Cost: FREE
Content Idea Generator:
Similar to HubSpot’s Blog Topic Generator, Portent’s Content Idea Generator helps you quickly come up with ideas for new content projects simply by plugging in a general topic.
Cost: FREE
 Trello:
Trello is a godsend for large or distributed content teams working to a shared editorial calendar by simplifying the editorial workflow process into nice easy boards. Seriously, check it out.

Cost: Free for limited use; pro plans start at $8.33/month
Feedly:
Many a marketer mourned the loss of Google Reader (RIP), but Feedly is just as good – if not better. Stay on top of the day’s news and must-read content with this awesome RSS app.
Cost: Free for personal use; pro plans start at $5.41/month
 CoSchedule:
Another scheduling/editorial calendar tool, CoSchedule also offers some nifty free content tools like its Headline Analyzer. Well worth a look for small teams.
Cost: Plans start at $15/month
 After the Deadline:
Not all content teams can afford the luxury of hiring a dedicated copyeditor, which is what makes After the Deadline so awesome. This free Chrome plugin checks your grammar, spelling, and everything else you need to keep an eye on before hitting “Publish.”
Cost: FREE
 Polar:
Adding interactive elements like online polls can be a great way to make your content more engaging. Polar makes adding polls to your content a snap, and it has a really intuitive interface, so you don’t need mad coding skills to get started.
Cost: FREE
 SlideShare:
For marketers who do a lot of conference presentations or webinars, SlideShare is the other social network. Create awesome slide decks, then share them on SlideShare with your audience – simple.
Cost: FREE
 PlaceIt:
Ever wanted to put screenshots of your product into stock imagery, but lack Photoshop skills? Now you can with PlaceIt, an easy way to customize images with your own branding and product stills. It also features video integration, which looks awesome.

Cost: FREE


 Canva:
Canva lets you create stylish, striking visuals for social media posts and content projects with an effortless drag-and-drop interface. You can upload your own assets to work with (for free), or pay a small fee to use Canva’s own library of visual materials.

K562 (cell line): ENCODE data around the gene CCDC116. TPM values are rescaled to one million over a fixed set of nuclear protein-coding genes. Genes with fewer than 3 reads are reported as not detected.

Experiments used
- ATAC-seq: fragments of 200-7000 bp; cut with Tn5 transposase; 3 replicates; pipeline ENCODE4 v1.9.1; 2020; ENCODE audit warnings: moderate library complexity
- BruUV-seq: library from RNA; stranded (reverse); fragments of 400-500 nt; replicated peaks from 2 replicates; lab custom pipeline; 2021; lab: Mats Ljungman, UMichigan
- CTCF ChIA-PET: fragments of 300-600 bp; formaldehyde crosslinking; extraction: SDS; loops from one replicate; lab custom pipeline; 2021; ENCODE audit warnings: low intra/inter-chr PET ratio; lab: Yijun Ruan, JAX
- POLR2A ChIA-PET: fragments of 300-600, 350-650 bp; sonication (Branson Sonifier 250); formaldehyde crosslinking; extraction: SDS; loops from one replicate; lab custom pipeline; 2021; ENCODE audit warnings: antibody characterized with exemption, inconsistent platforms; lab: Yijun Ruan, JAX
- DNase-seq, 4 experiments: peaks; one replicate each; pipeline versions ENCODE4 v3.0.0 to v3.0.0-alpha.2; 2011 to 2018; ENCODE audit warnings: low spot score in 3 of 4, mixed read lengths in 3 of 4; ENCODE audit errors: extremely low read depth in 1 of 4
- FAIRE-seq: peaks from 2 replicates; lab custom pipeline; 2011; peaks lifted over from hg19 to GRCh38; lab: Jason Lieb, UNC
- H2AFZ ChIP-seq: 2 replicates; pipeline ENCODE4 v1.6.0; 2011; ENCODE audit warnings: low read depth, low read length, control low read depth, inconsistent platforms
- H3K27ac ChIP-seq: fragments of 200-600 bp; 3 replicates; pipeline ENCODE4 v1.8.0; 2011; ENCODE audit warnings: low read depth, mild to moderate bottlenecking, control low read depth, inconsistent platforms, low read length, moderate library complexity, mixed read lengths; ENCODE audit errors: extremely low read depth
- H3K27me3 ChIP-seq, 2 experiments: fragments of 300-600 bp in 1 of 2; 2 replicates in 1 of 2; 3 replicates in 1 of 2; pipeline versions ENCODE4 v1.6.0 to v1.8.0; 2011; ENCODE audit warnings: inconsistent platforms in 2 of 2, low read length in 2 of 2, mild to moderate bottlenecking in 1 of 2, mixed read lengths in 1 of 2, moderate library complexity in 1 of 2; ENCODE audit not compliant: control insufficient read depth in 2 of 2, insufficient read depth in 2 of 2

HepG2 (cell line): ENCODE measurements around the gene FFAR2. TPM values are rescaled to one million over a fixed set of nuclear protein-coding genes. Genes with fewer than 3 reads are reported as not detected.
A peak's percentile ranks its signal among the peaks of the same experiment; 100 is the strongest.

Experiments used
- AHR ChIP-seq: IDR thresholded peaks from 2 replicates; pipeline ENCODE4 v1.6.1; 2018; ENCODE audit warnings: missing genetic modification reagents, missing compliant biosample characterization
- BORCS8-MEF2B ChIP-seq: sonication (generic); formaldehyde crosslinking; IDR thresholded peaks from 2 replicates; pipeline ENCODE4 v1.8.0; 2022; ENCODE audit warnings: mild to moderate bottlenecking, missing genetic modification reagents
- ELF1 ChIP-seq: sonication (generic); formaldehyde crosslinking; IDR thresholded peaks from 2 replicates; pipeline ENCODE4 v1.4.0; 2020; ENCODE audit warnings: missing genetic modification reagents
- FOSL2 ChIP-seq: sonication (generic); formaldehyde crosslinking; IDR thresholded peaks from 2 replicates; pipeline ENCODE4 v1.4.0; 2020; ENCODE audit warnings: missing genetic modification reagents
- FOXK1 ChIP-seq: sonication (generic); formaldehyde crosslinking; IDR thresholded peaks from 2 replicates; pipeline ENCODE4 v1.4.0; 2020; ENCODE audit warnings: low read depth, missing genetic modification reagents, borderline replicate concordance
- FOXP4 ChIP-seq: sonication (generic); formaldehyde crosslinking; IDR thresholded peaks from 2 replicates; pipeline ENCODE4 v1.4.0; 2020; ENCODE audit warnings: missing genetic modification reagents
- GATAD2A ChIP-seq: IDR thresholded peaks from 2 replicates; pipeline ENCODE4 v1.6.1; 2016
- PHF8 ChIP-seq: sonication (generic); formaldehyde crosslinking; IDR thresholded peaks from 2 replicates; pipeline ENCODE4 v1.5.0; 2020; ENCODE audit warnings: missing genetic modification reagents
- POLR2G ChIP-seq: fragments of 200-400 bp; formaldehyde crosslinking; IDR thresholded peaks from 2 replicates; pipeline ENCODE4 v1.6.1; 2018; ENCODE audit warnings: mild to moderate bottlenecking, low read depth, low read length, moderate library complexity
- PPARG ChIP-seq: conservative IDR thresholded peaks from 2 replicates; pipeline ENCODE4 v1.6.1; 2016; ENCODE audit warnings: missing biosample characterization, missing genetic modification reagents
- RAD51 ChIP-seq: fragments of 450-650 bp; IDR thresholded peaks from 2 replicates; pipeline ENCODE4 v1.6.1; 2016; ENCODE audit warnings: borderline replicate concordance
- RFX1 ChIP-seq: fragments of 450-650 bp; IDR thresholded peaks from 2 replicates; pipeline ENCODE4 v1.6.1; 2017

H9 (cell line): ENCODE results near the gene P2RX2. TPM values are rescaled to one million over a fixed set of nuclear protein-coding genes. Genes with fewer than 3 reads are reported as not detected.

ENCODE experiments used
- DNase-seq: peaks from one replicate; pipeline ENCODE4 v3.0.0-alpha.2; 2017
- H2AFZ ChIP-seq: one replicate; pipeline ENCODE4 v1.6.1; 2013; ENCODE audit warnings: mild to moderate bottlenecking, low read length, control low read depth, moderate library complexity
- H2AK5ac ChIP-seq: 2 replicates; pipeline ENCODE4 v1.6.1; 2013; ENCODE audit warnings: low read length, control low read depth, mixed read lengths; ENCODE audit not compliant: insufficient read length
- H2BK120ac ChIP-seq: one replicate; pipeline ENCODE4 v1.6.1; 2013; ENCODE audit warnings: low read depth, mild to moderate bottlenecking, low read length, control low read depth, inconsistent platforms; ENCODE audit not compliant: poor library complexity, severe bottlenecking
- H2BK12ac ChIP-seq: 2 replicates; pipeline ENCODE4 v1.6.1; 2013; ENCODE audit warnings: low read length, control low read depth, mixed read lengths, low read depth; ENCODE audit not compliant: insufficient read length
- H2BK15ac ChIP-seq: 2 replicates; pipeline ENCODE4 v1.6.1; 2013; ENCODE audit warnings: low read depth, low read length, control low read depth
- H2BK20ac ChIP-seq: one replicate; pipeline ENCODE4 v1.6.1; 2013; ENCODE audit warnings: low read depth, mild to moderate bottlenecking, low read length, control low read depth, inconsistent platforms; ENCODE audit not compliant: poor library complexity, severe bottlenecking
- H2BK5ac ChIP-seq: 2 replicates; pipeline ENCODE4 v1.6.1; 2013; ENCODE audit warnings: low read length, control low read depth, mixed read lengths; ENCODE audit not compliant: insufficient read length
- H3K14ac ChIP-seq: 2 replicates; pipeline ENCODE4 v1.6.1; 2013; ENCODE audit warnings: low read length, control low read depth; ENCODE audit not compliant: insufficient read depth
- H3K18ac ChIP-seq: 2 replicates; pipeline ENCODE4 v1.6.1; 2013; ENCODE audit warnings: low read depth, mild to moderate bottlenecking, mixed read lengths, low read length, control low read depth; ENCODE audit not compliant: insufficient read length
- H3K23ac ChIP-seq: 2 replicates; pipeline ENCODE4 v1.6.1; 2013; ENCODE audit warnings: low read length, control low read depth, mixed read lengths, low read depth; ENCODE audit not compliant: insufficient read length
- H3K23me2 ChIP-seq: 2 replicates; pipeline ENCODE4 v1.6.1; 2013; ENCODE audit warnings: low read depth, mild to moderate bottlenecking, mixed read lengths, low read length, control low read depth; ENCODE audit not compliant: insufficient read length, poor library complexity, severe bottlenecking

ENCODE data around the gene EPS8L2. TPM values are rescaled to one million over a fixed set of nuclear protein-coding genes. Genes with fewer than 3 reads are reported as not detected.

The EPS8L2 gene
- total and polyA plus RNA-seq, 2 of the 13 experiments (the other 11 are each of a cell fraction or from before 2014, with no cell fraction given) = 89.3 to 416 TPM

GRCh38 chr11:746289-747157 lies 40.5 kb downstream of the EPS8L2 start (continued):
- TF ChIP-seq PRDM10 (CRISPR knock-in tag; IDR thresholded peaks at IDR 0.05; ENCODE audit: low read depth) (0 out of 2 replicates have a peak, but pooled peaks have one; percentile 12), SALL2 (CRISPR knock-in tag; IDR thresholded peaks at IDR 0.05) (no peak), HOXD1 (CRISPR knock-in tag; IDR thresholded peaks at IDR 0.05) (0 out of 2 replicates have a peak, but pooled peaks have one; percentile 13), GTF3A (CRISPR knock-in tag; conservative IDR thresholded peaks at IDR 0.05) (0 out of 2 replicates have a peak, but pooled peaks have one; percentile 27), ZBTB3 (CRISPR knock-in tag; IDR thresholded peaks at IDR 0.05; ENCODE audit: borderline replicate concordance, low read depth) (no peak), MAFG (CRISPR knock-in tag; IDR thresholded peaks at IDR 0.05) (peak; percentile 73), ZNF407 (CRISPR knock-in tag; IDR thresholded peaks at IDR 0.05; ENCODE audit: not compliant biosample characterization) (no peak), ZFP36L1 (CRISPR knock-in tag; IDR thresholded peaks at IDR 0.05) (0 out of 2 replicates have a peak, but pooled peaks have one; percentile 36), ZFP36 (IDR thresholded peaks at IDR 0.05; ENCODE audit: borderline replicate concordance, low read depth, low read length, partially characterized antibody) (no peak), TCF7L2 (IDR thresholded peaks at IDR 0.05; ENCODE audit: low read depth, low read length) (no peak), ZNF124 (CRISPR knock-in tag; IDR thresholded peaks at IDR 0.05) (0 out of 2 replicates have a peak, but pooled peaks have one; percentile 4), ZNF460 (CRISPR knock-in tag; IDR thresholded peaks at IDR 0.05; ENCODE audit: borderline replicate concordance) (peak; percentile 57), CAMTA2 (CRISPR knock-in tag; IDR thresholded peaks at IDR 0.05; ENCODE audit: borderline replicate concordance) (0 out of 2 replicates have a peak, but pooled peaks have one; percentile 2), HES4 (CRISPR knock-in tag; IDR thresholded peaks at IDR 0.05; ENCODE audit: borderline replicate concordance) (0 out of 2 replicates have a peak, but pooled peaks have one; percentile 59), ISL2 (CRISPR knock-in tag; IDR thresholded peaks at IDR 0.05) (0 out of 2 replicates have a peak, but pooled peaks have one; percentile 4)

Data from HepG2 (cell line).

Cost: Free for limited use; pro plans start at $12.95/month
Share As Image:
A really nifty tool for content marketers, Share As Image lets you add text to any image on the web for fast, easy social sharing of visual content. Just be sure to get permission to use images you find online before including them in your campaigns.
Cost: Free for limited use; pro plans start at $8/month
 Piktochart:
Long gone are the days when you needed to hire an expensive graphic design specialist to create beautiful infographics. Piktochart is an awesome free tool that lets you start designing infographics, presentations and more in minutes. Well worth bookmarking.
Cost: FREE
Tableau Public:
Incorporating data visualization into your content projects is a near-guaranteed way to make them stickier and really pop when it comes to illustrating complex topics. Tableau Public is an amazingly powerful, completely free data visualization tool that lets you create incredible interactive visualizations. Amazing.

Cost: FREE
The Readability Test Tool:
Nailing the style and tone of your content is crucial. To check if your latest post is a little on the wordy side, check out The Readability Test Tool, which evaluates web pages according to the Flesch Kincaid Reading Scale.
Cost: FREE
Quora:
It might not seem like a content marketing tool, but Quora can be invaluable for crowdsourcing answers to your questions. Many content marketers use Quora to find quotes, explain complex topics, and other ways to make their content more accessible.
Cost: FREE
OmmWriter:
Hate drafting in Word? Need to eliminate distractions while you’re blogging? Then give OmmWriter a try. This minimalist writing environment strips away everything between you and that all-important first draft, giving you the time and space to get more done.

Cost: FREE
Evernote:
Personally, I favor the hundreds-of-bookmarks-organized-into-folders approach to research, but if this sounds like too much hassle, give Evernote a try. This powerful free app lets you save virtually anything you find online to a personalized folder system synced across all your devices – awesome.
Cost: FREE